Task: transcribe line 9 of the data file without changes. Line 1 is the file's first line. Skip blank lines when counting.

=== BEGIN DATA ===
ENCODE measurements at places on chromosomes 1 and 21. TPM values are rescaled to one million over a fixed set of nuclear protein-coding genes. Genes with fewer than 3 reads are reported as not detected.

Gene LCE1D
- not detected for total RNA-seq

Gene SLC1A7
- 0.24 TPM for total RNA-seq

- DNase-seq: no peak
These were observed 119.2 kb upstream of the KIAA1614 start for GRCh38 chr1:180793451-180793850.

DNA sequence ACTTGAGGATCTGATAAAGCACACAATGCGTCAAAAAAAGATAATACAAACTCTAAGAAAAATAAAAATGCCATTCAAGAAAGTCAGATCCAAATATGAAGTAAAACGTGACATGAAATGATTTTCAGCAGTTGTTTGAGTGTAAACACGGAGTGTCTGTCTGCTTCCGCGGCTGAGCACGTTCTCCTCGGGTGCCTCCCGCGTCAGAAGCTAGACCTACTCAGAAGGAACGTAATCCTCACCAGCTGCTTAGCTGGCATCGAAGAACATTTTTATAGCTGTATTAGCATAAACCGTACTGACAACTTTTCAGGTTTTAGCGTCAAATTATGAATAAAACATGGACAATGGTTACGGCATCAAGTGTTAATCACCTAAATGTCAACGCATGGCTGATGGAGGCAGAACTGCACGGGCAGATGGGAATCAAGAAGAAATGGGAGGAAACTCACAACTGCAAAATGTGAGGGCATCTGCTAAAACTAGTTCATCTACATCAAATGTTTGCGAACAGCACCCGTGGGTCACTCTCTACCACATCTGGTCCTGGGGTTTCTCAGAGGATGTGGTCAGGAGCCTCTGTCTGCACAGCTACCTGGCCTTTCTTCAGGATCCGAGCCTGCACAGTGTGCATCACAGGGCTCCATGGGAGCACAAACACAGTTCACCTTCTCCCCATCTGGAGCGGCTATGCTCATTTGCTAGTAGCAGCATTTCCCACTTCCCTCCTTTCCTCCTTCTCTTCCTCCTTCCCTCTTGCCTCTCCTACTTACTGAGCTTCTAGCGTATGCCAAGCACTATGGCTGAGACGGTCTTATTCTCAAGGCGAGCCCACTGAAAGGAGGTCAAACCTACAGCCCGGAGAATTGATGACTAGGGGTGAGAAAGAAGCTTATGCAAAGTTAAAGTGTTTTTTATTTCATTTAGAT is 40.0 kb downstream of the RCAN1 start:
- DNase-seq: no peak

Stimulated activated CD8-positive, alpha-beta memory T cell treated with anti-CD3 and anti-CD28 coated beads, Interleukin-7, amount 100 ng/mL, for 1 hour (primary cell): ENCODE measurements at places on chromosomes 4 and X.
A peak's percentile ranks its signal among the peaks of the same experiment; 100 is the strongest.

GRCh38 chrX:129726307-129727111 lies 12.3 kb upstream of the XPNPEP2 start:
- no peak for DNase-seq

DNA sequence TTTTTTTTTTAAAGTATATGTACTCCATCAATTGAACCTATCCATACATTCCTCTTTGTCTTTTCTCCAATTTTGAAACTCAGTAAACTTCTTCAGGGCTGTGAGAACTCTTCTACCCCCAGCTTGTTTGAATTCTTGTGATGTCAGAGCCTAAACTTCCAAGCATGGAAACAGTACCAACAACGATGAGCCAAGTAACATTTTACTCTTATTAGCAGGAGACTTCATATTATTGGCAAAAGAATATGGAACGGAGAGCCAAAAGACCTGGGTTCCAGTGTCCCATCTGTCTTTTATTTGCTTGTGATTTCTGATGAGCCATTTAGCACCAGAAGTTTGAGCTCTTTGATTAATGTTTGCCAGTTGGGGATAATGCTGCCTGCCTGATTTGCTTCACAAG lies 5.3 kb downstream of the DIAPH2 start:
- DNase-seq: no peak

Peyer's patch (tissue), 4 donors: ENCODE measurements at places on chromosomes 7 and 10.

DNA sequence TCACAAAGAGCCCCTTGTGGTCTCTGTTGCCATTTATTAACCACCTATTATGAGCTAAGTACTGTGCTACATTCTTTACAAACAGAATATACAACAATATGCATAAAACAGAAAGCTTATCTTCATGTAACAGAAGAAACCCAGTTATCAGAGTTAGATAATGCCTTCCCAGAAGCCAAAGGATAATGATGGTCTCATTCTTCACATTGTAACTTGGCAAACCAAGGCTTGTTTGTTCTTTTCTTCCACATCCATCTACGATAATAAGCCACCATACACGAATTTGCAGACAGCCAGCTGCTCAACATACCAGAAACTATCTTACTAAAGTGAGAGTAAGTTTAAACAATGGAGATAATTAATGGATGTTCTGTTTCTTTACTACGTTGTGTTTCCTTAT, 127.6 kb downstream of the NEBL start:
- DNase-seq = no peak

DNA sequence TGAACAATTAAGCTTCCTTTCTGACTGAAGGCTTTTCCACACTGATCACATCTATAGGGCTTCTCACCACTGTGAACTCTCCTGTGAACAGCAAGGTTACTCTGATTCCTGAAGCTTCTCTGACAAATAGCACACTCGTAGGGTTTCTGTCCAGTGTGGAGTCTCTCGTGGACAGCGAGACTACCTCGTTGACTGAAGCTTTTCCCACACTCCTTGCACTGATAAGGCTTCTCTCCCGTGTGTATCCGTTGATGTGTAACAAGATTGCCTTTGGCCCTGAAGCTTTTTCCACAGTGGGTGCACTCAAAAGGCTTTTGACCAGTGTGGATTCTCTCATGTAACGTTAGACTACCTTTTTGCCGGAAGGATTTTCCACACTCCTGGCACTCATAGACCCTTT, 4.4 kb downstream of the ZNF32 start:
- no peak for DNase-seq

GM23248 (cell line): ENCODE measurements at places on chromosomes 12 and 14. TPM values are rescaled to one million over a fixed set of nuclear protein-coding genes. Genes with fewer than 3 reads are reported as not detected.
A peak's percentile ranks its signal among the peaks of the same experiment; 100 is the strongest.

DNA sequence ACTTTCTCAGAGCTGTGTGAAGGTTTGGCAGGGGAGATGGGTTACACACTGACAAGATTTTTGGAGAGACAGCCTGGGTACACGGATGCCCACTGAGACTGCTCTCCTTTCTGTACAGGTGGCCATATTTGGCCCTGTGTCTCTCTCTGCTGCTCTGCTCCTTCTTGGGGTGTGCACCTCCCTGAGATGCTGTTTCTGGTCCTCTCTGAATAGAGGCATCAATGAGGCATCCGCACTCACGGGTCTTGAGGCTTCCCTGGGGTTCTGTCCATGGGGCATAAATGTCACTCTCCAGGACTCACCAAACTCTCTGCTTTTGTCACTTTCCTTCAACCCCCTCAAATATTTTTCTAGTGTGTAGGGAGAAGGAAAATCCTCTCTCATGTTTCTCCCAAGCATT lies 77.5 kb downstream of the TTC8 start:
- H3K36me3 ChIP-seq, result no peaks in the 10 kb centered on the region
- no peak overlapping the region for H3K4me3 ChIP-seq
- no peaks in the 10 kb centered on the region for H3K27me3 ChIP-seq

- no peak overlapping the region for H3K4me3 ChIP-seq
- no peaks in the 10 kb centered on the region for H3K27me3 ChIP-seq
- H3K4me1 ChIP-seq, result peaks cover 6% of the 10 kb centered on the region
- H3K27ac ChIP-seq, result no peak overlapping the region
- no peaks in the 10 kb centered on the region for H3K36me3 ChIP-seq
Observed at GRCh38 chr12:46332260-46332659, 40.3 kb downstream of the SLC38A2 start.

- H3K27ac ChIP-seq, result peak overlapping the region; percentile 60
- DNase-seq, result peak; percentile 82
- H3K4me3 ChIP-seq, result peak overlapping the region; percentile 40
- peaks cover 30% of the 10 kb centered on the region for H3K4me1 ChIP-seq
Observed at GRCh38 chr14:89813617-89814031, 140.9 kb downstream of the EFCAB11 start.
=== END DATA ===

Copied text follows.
- DNase-seq: no peak